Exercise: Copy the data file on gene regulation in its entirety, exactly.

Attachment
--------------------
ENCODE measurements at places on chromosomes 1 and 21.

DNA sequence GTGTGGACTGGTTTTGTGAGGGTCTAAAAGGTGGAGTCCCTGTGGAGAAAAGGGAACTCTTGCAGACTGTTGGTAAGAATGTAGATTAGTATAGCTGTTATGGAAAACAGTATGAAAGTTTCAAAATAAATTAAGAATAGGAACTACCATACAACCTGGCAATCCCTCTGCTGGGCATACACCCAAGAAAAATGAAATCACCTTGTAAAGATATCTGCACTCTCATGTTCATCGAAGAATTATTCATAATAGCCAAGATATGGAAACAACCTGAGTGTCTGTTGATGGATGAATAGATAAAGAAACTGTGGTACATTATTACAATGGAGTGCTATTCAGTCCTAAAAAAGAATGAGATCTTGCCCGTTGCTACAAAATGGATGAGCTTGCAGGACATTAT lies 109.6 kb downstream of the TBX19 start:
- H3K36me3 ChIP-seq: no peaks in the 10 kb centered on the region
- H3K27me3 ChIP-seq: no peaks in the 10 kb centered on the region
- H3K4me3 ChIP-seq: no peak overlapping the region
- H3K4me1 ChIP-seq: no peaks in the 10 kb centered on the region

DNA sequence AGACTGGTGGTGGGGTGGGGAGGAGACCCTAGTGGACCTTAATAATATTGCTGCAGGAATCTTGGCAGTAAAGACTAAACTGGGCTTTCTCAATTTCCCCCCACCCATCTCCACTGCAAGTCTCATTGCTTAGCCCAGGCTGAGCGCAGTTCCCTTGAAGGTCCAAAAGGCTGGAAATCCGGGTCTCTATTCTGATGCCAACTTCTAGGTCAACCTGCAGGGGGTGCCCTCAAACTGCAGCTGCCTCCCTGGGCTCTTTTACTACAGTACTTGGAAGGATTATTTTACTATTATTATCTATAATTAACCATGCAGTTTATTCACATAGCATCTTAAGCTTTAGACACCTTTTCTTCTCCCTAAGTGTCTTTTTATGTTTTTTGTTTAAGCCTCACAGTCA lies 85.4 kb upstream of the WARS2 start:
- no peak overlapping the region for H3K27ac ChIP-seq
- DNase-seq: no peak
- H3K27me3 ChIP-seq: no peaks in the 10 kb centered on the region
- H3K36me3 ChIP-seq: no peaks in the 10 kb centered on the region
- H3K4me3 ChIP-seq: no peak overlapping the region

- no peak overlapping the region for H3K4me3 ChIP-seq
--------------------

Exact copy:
ENCODE measurements at places on chromosomes 1 and 21.

DNA sequence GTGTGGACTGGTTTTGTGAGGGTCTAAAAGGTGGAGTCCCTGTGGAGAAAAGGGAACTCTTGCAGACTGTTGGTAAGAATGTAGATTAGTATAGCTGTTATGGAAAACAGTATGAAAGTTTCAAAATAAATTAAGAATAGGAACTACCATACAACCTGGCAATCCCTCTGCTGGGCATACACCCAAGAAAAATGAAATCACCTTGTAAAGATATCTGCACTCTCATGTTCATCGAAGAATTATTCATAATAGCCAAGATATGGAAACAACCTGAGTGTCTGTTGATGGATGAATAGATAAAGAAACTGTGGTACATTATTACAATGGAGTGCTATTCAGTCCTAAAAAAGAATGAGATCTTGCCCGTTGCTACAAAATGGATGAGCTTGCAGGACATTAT lies 109.6 kb downstream of the TBX19 start:
- H3K36me3 ChIP-seq: no peaks in the 10 kb centered on the region
- H3K27me3 ChIP-seq: no peaks in the 10 kb centered on the region
- H3K4me3 ChIP-seq: no peak overlapping the region
- H3K4me1 ChIP-seq: no peaks in the 10 kb centered on the region

DNA sequence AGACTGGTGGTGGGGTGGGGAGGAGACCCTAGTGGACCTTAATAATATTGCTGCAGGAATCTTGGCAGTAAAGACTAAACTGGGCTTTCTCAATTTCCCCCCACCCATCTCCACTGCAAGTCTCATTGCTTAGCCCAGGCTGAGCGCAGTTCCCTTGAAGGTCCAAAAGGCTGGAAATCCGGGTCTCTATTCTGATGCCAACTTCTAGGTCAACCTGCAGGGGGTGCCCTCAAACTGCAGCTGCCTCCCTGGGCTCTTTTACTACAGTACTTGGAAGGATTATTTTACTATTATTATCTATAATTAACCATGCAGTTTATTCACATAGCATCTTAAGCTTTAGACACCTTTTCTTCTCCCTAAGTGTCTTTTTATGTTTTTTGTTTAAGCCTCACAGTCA lies 85.4 kb upstream of the WARS2 start:
- no peak overlapping the region for H3K27ac ChIP-seq
- DNase-seq: no peak
- H3K27me3 ChIP-seq: no peaks in the 10 kb centered on the region
- H3K36me3 ChIP-seq: no peaks in the 10 kb centered on the region
- H3K4me3 ChIP-seq: no peak overlapping the region

- no peak overlapping the region for H3K4me3 ChIP-seq